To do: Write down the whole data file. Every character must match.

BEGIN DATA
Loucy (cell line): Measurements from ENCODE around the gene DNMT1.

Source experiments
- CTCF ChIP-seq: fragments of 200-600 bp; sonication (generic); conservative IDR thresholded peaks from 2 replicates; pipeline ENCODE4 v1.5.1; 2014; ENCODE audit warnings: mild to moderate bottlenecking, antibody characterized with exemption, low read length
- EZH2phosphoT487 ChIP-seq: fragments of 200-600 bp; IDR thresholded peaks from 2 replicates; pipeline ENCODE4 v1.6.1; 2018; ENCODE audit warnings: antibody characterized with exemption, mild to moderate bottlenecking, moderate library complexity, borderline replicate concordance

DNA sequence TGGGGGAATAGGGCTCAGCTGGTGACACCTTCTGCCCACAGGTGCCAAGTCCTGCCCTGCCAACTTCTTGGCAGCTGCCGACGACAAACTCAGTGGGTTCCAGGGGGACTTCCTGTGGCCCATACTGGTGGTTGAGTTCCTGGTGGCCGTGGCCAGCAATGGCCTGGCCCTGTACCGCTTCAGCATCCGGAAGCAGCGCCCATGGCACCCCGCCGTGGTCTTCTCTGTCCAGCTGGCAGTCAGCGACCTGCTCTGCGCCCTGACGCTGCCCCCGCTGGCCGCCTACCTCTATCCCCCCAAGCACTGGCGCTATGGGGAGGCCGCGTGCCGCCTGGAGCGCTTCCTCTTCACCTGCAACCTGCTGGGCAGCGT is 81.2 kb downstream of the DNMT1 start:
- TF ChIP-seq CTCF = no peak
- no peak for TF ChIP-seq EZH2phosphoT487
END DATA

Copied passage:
Loucy (cell line): Measurements from ENCODE around the gene DNMT1.

Source experiments
- CTCF ChIP-seq: fragments of 200-600 bp; sonication (generic); conservative IDR thresholded peaks from 2 replicates; pipeline ENCODE4 v1.5.1; 2014; ENCODE audit warnings: mild to moderate bottlenecking, antibody characterized with exemption, low read length
- EZH2phosphoT487 ChIP-seq: fragments of 200-600 bp; IDR thresholded peaks from 2 replicates; pipeline ENCODE4 v1.6.1; 2018; ENCODE audit warnings: antibody characterized with exemption, mild to moderate bottlenecking, moderate library complexity, borderline replicate concordance

DNA sequence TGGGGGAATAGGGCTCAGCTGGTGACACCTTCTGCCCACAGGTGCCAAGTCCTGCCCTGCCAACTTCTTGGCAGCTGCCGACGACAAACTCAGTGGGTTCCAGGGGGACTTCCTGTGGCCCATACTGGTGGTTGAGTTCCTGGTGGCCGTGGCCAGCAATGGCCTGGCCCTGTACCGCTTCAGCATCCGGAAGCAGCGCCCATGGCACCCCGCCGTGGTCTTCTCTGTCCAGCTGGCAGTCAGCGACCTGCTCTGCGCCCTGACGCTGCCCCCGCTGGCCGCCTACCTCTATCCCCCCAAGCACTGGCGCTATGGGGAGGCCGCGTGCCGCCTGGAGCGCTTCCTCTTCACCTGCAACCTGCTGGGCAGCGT is 81.2 kb downstream of the DNMT1 start:
- TF ChIP-seq CTCF = no peak
- no peak for TF ChIP-seq EZH2phosphoT487